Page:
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Marathons and your heart

Bryn Mawr Hospital April 25, 2014 General Wellness

marathon runnersFor the most part, runners are a healthy bunch. A rigorous training schedule and a balanced and nutritious diet are all part of training for any race, and it helps that they can also help prevent a long list of health problems. But could runners be putting their hearts at risk with too much exercise? Recent research suggests that there is such a thing as pushing yourself too far.

In a 2013 study published in the Canadian Journal of Cardiology, researchers found that half of amateur long-distance runners they observed experienced decreased function in the left and right ventricles, as well as heart muscle swelling and reduced blood flow.

“What this study tells us is that, at least for some beginner runners or runners who are getting ready to run their first long-distance race, there is some risk for heart problems,” says Tarun Mathur, MD, cardiologist at Bryn Mawr Hospital.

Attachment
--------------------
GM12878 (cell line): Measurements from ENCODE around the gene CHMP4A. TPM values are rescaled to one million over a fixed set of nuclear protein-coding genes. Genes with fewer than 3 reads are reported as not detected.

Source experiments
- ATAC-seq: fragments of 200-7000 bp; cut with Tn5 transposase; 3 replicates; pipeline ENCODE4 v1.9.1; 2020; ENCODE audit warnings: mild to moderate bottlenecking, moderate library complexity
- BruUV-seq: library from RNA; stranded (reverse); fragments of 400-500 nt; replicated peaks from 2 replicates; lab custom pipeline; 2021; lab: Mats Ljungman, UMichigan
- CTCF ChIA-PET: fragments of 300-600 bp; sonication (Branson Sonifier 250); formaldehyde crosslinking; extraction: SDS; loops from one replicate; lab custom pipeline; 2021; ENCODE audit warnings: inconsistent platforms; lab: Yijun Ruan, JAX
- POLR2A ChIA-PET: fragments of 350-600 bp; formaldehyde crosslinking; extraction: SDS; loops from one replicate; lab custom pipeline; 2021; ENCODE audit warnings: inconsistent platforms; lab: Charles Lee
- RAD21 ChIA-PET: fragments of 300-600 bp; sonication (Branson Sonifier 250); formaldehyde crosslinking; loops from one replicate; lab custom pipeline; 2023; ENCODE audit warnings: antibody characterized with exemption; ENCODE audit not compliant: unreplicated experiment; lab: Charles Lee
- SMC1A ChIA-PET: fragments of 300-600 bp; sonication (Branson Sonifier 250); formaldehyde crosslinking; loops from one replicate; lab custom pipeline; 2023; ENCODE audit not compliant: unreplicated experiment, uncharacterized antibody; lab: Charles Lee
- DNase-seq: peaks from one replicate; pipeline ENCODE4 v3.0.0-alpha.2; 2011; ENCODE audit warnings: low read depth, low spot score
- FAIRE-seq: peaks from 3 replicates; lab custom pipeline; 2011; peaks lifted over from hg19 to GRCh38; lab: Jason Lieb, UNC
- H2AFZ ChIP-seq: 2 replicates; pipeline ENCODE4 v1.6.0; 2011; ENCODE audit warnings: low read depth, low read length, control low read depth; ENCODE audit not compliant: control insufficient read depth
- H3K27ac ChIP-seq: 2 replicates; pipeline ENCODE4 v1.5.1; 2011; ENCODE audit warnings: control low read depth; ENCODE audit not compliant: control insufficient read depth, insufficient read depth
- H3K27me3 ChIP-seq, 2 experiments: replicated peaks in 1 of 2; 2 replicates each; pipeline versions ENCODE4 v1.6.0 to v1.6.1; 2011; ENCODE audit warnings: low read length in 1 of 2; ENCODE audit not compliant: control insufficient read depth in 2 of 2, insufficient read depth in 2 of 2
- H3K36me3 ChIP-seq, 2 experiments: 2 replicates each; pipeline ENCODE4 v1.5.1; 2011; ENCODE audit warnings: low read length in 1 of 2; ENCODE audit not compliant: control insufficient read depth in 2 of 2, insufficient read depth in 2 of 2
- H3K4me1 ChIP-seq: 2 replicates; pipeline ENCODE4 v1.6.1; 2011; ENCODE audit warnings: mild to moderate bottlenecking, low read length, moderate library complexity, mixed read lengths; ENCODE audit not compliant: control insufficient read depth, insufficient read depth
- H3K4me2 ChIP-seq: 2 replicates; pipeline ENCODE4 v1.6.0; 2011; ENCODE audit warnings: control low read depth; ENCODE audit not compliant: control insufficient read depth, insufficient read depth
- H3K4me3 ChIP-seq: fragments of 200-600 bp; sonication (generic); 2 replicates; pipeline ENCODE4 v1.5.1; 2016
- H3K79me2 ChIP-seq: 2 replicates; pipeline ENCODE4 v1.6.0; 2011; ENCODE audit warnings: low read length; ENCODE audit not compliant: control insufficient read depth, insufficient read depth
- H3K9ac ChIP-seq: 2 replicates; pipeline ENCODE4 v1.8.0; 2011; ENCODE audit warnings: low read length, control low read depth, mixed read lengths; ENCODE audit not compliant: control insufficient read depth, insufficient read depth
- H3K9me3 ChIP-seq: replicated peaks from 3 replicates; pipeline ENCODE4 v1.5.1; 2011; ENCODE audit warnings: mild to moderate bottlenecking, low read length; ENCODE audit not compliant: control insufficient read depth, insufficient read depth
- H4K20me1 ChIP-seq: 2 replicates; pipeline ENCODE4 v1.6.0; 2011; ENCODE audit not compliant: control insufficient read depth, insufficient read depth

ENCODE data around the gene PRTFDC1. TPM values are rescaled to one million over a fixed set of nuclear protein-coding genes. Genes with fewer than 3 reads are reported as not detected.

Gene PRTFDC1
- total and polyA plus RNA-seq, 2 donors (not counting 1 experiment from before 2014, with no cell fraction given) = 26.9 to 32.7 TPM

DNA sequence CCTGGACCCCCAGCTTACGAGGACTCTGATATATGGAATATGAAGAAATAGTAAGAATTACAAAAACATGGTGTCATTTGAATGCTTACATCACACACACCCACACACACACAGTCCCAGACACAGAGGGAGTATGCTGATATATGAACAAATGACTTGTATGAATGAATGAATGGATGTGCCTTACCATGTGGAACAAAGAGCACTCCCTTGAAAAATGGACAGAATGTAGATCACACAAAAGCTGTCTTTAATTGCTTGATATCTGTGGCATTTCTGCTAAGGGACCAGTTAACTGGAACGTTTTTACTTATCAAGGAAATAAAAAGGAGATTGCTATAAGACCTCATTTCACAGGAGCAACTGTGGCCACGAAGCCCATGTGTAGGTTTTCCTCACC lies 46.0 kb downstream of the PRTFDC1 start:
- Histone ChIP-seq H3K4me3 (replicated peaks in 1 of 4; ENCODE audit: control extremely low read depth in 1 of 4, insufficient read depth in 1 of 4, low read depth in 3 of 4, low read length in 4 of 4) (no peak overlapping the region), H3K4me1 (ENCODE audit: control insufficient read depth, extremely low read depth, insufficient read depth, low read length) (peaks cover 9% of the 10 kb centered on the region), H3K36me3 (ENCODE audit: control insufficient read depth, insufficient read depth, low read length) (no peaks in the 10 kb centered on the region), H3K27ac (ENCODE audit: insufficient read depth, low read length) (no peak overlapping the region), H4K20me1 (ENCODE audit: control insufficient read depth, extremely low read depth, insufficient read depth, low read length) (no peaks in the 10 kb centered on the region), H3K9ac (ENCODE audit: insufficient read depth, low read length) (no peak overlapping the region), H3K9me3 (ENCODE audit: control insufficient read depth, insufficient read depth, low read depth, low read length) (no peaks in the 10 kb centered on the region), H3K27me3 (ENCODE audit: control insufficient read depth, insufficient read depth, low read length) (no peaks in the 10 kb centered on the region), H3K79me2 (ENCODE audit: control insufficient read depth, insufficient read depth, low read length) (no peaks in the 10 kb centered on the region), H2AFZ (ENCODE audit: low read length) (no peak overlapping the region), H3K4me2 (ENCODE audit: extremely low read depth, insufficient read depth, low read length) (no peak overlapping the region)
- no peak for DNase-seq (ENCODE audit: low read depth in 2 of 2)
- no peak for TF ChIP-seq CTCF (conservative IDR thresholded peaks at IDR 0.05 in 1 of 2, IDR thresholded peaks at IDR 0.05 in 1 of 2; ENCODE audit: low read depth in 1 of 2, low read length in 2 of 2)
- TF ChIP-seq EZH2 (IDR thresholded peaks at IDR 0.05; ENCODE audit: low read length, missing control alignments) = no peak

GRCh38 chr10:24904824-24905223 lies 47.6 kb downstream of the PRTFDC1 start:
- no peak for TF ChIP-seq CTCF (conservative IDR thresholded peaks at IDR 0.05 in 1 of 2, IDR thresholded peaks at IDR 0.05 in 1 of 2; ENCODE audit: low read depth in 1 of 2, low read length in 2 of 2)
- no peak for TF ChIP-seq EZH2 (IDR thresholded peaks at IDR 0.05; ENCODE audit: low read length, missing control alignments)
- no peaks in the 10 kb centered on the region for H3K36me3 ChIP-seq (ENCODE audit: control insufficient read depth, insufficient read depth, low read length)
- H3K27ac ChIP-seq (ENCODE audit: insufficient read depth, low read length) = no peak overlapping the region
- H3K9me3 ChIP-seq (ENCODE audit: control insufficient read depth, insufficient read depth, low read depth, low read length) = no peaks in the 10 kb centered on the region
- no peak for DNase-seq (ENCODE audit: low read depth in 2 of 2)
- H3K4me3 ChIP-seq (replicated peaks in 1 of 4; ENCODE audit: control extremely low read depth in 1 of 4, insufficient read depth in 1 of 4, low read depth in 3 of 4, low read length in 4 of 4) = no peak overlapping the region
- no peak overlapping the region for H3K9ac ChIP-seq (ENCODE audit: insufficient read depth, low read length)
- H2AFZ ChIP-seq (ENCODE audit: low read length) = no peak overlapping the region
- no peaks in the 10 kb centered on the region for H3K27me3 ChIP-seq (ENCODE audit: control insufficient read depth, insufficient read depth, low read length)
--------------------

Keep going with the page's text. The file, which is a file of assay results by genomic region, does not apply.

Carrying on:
And amateurs aren’t the only ones at risk. Ultra-marathoners, or runners who are constantly training and competing in long-distance bike and running races, Ironman races, and triathlons, can also be putting too much stress on their hearts. Over a few months or years, these races can lead to heart problems, include myocardial fibrosis, a condition in which the heart’s muscle cells are impaired, as well as an increase in plaque volume.

“As long as you train appropriately and in moderation, you can help minimize long-term risks,” says Dr. Mathur.

Obstacle races on the rise

Running marathons used to mean 26.2 miles of road, and the worst obstacle you could encounter was a hill. But now, thanks to a rise in novelty races and fun runs, obstacles range from muddy courses to swinging ropes and rock climbing walls. If your heart isn’t up to the challenge, it can be difficult to keep up.

So what’s a runner to do? After all, exercise is supposed to improve your heart health, not impair.

“The take home message for most people is to be smart about  your running routine. Instead of completing back-to-back marathons, it may be better to just do one and then get back to decreasing your weekly mileage to under 20 miles per week,” explains Dr. Mathur. “And if you’re just beginning to run, don’t push yourself to run too far or too fast. Listen to your body.”